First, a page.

US blocks out the sun for Chinese solar panel maker
Shutting out Chinese solar producers from the lucrative US market is as damaging to them as blocking out the sunlight. The US Department of Commerce on July 5 determined a new set of anti-dumping duties on solar products from China and Taiwan, with rates as high as 165.04%, adding to anti-dumping levies imposed in June. The move puts the Chinese solar sector in the shade. “We believe most of the Chinese solar producers will guide down their shipment due to the loss of US market, particularly Trina Solar (TSL.NYSE), Renesola (SOL.NYSE), Jinkosolar (JKS.NYSE) and Suntech (STPFQ.PNK),”Macquarie Securities said in a note this week. Chinese solar manufacturers could look for a sizable market to replace the US or relocate their production base to other countries, but both would take time. Chinese domestic demand is also not helpful due to limited quotas for installing solar farms and challenges to develop distributed power projects. Despite the government’s efforts to increase capacity, Macquarie Securities expects the publishing and implementation of policy to expand capacity to take 3-6 months, making it irrelevant in the near term. Macquarie Securities said they prefer China WindPowerGroup (0182.HKG) and China SingyesSolar Technologies (750.HKG) and investors should be cautious on Yingli Green Energy (YGE.NYSE), Trina Solar (TSL.NYSE), and GCL (3800.HKG).
Who else loves China’s car boom? Toll road operators
Toll road operators just can’t love an auto boom much more. As cars count on expressways for a swift ride to their destination, toll road operators put up barriers and enjoy rocketing revenues. Chinese people may complain about increasing traffic jams and fewer parking spots due to the surging number of cars on the road, but toll road operators are just as happy as auto makers when car demand surges. Riding on an auto boom, they’ve seen growing traffic on their expressways. More and more people taking holidays in the first half of 2014, such as the Spring Festival and Qingming, have also contributed to soaring revenues. Most major toll road operators have announced their first half operating data, based on which UOB Kay Hian estimates that firms should book 4-18% year-over-year toll revenue growth for that period. UOB Kay Hian holds an optimistic outlook for the Chinese toll road sector. Analysts there have a “BUY” rating on Jiangsu Expressway (0177.HKG), Zhejiang Expressway (0576.HKG), Shenzhen Expressway (0548.HKG) and Anhui Expressway (0995.HKG).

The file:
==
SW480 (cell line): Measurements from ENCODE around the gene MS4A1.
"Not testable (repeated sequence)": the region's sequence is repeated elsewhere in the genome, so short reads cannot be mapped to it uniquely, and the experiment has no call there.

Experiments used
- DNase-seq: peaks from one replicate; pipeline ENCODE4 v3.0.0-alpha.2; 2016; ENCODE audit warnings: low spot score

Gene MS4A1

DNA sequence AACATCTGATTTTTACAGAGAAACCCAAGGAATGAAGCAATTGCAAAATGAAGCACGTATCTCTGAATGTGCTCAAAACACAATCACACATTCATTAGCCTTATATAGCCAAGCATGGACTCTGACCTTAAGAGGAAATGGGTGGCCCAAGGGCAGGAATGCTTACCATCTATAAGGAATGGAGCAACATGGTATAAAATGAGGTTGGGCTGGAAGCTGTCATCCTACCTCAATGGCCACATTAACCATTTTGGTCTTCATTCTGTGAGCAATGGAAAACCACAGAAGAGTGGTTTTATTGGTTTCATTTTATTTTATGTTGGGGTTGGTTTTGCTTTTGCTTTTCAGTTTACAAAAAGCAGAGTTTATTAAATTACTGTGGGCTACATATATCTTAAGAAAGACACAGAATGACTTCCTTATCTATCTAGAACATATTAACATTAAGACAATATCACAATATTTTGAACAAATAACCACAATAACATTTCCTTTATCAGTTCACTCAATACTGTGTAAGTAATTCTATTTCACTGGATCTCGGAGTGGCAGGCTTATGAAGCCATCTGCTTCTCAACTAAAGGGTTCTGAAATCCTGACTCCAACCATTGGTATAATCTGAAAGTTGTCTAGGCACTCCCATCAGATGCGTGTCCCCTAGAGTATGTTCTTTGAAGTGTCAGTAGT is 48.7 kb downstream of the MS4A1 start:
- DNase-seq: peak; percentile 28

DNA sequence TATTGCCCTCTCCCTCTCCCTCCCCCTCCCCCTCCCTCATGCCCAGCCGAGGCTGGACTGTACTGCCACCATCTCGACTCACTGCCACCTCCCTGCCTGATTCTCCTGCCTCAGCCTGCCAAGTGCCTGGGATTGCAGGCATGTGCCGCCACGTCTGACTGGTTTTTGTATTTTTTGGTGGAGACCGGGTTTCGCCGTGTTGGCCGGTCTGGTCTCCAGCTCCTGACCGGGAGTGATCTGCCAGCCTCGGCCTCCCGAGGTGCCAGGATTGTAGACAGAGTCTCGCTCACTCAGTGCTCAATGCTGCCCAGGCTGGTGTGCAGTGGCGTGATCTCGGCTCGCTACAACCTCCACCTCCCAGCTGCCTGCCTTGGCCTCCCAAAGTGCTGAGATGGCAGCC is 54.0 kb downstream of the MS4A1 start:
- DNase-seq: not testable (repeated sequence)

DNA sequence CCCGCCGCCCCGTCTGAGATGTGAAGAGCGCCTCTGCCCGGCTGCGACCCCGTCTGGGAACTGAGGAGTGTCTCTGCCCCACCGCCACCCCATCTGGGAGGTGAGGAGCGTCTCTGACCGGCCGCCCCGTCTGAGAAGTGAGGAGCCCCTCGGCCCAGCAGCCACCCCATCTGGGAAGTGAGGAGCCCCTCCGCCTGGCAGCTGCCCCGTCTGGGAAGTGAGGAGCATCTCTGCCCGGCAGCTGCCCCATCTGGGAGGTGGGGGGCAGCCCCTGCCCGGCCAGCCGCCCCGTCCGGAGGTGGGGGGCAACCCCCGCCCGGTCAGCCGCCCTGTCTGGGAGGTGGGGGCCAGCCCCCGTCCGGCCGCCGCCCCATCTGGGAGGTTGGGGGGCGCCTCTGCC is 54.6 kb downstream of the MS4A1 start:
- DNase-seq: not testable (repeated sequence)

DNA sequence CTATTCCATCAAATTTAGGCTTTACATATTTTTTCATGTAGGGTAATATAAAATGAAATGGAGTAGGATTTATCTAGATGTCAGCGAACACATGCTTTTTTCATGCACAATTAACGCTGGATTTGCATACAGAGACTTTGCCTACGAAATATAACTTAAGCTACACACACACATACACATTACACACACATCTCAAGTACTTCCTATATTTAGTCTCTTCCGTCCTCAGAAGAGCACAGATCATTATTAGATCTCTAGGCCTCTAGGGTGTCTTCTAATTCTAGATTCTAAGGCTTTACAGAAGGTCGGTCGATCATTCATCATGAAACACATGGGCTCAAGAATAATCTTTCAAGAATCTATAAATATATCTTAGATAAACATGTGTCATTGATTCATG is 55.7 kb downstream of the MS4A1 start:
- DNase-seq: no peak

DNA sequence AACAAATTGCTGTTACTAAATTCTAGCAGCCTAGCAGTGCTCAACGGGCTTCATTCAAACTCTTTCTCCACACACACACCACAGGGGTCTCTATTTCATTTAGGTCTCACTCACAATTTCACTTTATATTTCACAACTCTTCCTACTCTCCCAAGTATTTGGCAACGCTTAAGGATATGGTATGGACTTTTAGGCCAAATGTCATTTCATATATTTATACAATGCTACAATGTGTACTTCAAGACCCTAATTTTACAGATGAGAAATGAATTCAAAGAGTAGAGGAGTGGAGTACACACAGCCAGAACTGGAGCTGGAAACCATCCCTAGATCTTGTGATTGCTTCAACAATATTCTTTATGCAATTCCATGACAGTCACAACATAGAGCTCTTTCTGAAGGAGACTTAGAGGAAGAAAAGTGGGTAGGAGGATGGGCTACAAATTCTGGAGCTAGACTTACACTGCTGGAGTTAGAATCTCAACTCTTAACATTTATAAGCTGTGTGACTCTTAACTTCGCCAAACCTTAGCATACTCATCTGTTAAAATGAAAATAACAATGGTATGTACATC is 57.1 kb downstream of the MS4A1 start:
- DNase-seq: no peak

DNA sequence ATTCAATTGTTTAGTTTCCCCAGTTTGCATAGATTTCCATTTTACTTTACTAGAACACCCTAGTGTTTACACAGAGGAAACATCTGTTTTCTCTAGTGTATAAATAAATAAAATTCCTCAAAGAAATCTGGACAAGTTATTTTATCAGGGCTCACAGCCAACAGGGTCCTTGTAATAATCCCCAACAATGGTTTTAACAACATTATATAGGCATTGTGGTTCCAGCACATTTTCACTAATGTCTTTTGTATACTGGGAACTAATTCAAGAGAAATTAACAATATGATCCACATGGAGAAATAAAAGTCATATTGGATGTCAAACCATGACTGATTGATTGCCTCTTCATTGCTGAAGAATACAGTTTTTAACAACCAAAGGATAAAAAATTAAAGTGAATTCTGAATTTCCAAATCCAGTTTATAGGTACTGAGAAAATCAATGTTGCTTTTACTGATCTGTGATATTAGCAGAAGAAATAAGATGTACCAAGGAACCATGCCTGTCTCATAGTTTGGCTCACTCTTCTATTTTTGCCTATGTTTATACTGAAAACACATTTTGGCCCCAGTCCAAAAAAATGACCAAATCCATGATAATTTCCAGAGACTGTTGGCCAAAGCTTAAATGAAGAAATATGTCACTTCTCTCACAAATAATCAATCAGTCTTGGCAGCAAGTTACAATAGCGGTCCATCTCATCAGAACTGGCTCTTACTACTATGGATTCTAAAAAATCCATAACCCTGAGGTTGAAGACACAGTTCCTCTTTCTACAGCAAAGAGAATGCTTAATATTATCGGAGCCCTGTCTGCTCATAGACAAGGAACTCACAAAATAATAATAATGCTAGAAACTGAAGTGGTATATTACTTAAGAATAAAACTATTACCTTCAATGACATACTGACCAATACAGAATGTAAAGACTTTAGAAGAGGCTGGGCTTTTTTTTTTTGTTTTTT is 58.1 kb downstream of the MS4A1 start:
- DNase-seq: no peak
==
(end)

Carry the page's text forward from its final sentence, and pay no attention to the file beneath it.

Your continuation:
Being friends with the cool kids could make you popular
It occurs repeatedly in TV dramas that high school kids try hard to make friends with the cool kids in school in the hope of making themselves popular. Well, this could hold true for the Chinese internet sector. Sogou’s friendship with Tencent (0700.HKG) has given it some much needed street cred. Sogou, the search and internet service provider of Sohu (SOHO.NASDAQ), launched an exclusive search engine for content generated on Tencent’s vastly popular WeChat platform. This is the first time for WeChat to open its contents to a third-party search engine, and Sogou’s link with Tencent’s messaging service provider soon worked its magic: Sogou’s search traffic grew by 30% after the launch of this function. Driven by strong revenue growth, Sogou is profitable for two consecutive months. “Sogou’s development on PC is also solidified by WeChat search, which enables it to adopt a differentiation strategy relative to its competitors,” Yuan Ma, an analyst at BOCOM International, said in a note this week. Adding on top of money-spinning Sogou, mobile ad and video ad are driving further revenue growth at Sohu.
Despite the unfavorable cost structure of the video industry and falling game revenue due to transformation of Changyou, BOCOM International sees a healthy outlook for Sohu.
Pork producer WH Group (288.HKG) is going to try again with its IPO on August 5 after pulling its offering earlier in the year.
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